Jean Bassett-CEO-Witkoppen-Clinc

Witkoppen Clinin CEO Dr Jean Bassett. Photo: Supplied

Dr Jean Bassett, Joburg: Thank you to all our brave frontline workers

In celebration of International Nurses Day, Witkoppen Clinic CEO Jean Basset has penned an open letter detailing the daily struggle of healthcare workers at the Johannesburg-based clinic.

Jean Bassett-CEO-Witkoppen-Clinc

Witkoppen Clinin CEO Dr Jean Bassett. Photo: Supplied

The COVID-19 pandemic has placed huge pressure on South Africa’s already overburdened healthcare system. As life-saving protective equipment runs critically low in facilities across the country and infection rates continue to rise, the lives of healthcare workers are increasingly at risk. As the battle against the virus continues indefinitely, the wellbeing of people on the frontlines people should be of utmost concern for us, as a community and as a country.

As CEO of the Johannesburg-based non-profit organisation Witkoppen Clinic, I have witnessed first-hand the incredible stress that our doctors, nurses and administration staff are under. The clinic provides much-needed primary healthcare to around 10 000 patients per month in many impoverished communities surrounding Fourways, including Diepsloot, Msawawa and the neighbouring areas. In over 30 years as a medical practitioner, healthcare workers have never been stretched as thin.

Working around the clock

At Witkoppen, we have been working around the clock, not only to screen and test for the virus, but also to keep other healthcare operations running smoothly for those who still suffer from other ailments.

One of our primary functions is the testing and treatment of HIV and TB patients, not only at the clinic, but via mobile clinics in the communities themselves. With limited equipment and dwindling supplies of personal protective equipment (PPE), the people providing care in these situations are left vulnerable – risking their own safety to ensure others stay healthy.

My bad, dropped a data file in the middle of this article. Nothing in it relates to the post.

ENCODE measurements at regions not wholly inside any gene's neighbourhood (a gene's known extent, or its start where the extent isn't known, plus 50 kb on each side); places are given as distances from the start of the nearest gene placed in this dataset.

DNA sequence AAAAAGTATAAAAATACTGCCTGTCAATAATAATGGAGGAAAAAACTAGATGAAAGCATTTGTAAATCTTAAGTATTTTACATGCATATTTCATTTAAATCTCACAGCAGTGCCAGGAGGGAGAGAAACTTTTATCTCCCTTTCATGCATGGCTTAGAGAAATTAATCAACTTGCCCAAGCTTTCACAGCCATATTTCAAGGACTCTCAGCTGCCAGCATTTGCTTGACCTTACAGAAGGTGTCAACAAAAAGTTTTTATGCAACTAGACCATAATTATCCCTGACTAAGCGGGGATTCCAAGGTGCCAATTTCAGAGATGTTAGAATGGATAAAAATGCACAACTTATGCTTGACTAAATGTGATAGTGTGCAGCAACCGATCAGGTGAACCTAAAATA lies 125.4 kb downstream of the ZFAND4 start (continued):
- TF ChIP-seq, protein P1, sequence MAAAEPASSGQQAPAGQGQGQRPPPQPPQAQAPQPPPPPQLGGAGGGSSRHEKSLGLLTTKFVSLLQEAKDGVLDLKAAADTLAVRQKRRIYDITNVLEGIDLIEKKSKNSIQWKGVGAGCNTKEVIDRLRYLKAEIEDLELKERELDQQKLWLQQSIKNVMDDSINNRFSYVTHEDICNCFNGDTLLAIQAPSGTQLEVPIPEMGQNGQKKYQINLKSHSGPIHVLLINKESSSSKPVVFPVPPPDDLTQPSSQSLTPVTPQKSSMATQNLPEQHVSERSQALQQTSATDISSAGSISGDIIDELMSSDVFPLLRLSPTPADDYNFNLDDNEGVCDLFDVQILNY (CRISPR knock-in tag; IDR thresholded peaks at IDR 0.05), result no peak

Recent data confirms that virus has not yet reached its peak, a reality that is difficult to come to terms with considering that healthcare workers are already exhausted and burnt out.

Heavy mental and physical toll

Part of the reason is that the threat of COVID-19 is not just physical, but also takes a heavy mental toll. All over the country, doctors and nurses have removed themselves from their families, in some cases their young children, to eliminate the risk of exposure — all while enduring long hours in the most stressful circumstances.

Additionally, the lack of equipment and scarcity of necessary supplies compounds mental health concerns of health workers. Forced to make do with what they have, instead of what they need, healthcare workers are left feeling exposed, undervalued and under-supported. This in a time when they are the country’s first line of defence and should be receiving unconditional assistance from every sector.

Unprecedented crisis for our ‘first line of defence’

While doctors and nurses are trained to handle crisis and unpredictable situations, the challenge of COVID-19 is unprecedented. It has not been an easy adjustment. We are still very much in the beginning phases of this fight, and the future remains uncertain. One thing I am sure about, is that every success we have had up to now, and every success moving forward, is thanks to our doctors and nurses on the frontlines.

To all healthcare professionals, at Witkoppen Clinic and across the country, I want to extend a huge and heartfelt thank you. The people of South Africa are forever indebted to you for your bravery, your persistence in the face of a threat that is largely a mystery, and your hard work.